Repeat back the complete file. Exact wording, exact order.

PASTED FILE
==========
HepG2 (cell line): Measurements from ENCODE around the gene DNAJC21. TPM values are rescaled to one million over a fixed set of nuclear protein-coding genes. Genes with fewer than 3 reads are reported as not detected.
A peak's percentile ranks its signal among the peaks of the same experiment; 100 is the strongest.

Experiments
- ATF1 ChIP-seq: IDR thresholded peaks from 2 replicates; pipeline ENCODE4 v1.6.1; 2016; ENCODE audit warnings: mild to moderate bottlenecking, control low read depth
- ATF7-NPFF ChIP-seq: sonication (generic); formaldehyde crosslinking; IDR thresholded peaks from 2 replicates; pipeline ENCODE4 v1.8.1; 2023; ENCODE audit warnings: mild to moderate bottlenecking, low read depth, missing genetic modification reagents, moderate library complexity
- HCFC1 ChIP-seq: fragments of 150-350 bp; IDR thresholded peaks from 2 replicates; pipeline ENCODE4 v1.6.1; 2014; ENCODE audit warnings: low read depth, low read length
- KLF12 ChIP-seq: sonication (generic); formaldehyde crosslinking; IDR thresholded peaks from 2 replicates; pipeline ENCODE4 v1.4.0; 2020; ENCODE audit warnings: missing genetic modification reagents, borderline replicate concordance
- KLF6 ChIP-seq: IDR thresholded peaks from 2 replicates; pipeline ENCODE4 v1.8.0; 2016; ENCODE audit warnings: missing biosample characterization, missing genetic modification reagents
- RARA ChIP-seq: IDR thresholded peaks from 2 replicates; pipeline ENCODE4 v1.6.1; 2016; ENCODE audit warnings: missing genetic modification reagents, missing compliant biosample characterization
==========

HepG2 (cell line): Measurements from ENCODE around the gene DNAJC21. TPM values are rescaled to one million over a fixed set of nuclear protein-coding genes. Genes with fewer than 3 reads are reported as not detected.
A peak's percentile ranks its signal among the peaks of the same experiment; 100 is the strongest.

Experiments
- ATF1 ChIP-seq: IDR thresholded peaks from 2 replicates; pipeline ENCODE4 v1.6.1; 2016; ENCODE audit warnings: mild to moderate bottlenecking, control low read depth
- ATF7-NPFF ChIP-seq: sonication (generic); formaldehyde crosslinking; IDR thresholded peaks from 2 replicates; pipeline ENCODE4 v1.8.1; 2023; ENCODE audit warnings: mild to moderate bottlenecking, low read depth, missing genetic modification reagents, moderate library complexity
- HCFC1 ChIP-seq: fragments of 150-350 bp; IDR thresholded peaks from 2 replicates; pipeline ENCODE4 v1.6.1; 2014; ENCODE audit warnings: low read depth, low read length
- KLF12 ChIP-seq: sonication (generic); formaldehyde crosslinking; IDR thresholded peaks from 2 replicates; pipeline ENCODE4 v1.4.0; 2020; ENCODE audit warnings: missing genetic modification reagents, borderline replicate concordance
- KLF6 ChIP-seq: IDR thresholded peaks from 2 replicates; pipeline ENCODE4 v1.8.0; 2016; ENCODE audit warnings: missing biosample characterization, missing genetic modification reagents
- RARA ChIP-seq: IDR thresholded peaks from 2 replicates; pipeline ENCODE4 v1.6.1; 2016; ENCODE audit warnings: missing genetic modification reagents, missing compliant biosample characterization